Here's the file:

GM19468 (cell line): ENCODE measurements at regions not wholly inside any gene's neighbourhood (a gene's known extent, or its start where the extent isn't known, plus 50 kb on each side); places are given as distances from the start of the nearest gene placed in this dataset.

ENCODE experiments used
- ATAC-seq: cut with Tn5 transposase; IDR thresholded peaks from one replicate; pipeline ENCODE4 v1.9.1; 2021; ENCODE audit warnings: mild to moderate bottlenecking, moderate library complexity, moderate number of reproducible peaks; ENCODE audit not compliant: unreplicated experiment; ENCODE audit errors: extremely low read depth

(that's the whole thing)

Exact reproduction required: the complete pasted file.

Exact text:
GM19468 (cell line): ENCODE measurements at regions not wholly inside any gene's neighbourhood (a gene's known extent, or its start where the extent isn't known, plus 50 kb on each side); places are given as distances from the start of the nearest gene placed in this dataset.

ENCODE experiments used
- ATAC-seq: cut with Tn5 transposase; IDR thresholded peaks from one replicate; pipeline ENCODE4 v1.9.1; 2021; ENCODE audit warnings: mild to moderate bottlenecking, moderate library complexity, moderate number of reproducible peaks; ENCODE audit not compliant: unreplicated experiment; ENCODE audit errors: extremely low read depth